Each semester, though, I still struggle with student absences and motivation. I still strive to help students find what is most important to them in their learning. I work to let go of my desire to control all aspects of the classroom so that students can take responsibility for their learning. I continue to see the seemingly insurmountable societal and procedural challenges the institution at which I am employed faces while steeped in traditional policies and practices.
While I have been working on continually improving my courses, I have participated in a variety of professional development and service opportunities at my college. I have often followed others in this process. I followed a colleague into learning about Compassionate Communication over 10 years ago. I have been part of DECT (Developmental Education Coordinating Team) and on AQIP (Academic Quality Improvement Program) projects working on developmental education and paired course initiatives. I have led committees at times, but have not taken something I had worked on outside to my college and said, “Hey. Look at this. Here’s the way I want to go.” I now have an idea to help create meaningful change for myself and others in our classes and I would like to become a leader at my college to support change the college wants to make.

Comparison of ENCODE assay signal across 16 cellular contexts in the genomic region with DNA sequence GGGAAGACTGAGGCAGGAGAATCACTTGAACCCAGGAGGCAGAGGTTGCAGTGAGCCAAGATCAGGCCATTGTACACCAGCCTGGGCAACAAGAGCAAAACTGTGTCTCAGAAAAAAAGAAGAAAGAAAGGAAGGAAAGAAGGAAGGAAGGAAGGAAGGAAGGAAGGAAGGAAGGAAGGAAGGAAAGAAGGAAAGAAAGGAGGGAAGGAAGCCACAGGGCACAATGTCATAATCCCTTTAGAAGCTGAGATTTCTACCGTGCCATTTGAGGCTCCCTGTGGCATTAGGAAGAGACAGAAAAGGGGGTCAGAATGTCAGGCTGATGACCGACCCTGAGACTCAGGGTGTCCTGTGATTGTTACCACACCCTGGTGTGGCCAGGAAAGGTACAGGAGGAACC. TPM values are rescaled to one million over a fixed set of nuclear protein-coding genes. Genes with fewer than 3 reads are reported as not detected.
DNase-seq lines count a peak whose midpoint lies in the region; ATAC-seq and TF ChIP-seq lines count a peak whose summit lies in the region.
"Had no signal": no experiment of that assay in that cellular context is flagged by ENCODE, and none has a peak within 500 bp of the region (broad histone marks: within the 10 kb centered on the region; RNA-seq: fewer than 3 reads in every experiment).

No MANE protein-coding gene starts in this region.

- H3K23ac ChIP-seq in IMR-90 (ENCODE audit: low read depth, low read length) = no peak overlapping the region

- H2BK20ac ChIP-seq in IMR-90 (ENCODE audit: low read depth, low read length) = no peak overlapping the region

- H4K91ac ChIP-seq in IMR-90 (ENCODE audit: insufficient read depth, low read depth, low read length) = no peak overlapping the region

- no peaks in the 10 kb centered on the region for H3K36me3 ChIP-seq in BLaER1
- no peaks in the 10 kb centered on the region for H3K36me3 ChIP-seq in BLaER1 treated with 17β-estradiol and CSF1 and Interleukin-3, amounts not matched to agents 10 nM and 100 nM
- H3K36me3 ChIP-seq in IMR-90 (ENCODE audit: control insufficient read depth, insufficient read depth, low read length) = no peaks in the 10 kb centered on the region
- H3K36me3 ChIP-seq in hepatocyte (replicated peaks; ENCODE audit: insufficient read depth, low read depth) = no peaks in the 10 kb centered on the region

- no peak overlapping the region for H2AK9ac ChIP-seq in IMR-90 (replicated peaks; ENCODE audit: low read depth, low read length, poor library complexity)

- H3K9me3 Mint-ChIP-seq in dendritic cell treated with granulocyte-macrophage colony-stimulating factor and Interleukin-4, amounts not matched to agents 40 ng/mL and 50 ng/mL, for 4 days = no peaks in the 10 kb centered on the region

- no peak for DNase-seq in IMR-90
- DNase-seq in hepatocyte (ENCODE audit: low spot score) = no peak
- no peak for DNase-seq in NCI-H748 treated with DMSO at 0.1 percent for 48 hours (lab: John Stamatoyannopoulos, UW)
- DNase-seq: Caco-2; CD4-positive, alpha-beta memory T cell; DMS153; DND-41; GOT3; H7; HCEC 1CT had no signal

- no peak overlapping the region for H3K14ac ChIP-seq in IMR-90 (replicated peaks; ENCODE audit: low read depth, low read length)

My desire for societal and educational change have led me to encounter a local school run by like-minded educators. Over my college’s spring break 2020, I spent a day observing an independent, progressive K-8 school located in town. This new (since 2017) small (3 teachers, 45 students) institution puts into practice so much of what I believe will create a peaceful, productive learning environment, which, if widespread, will create a peaceful, productive world.
The independent elementary school uses principles I have learned through Compassionate Communication and puts them into action. The focus is on creating community and developing learners with strong social/emotional and problem solving skills. Their desires are much in line with what we want for our students at my college
Further, while working with the independent elementary school, I discovered a system that supports and works through and with the values I hold: Project-Based Learning. In short, PBL is a system by which students engage in inquiry and develop their own projects where by they are solving a problem, posing a challenge or developing a tool that is ultimately shared in a public forum. It is much like what we currently do in our composition classes at my college only the audiences are real and the project is student-driven. In short, the project does real work in the world.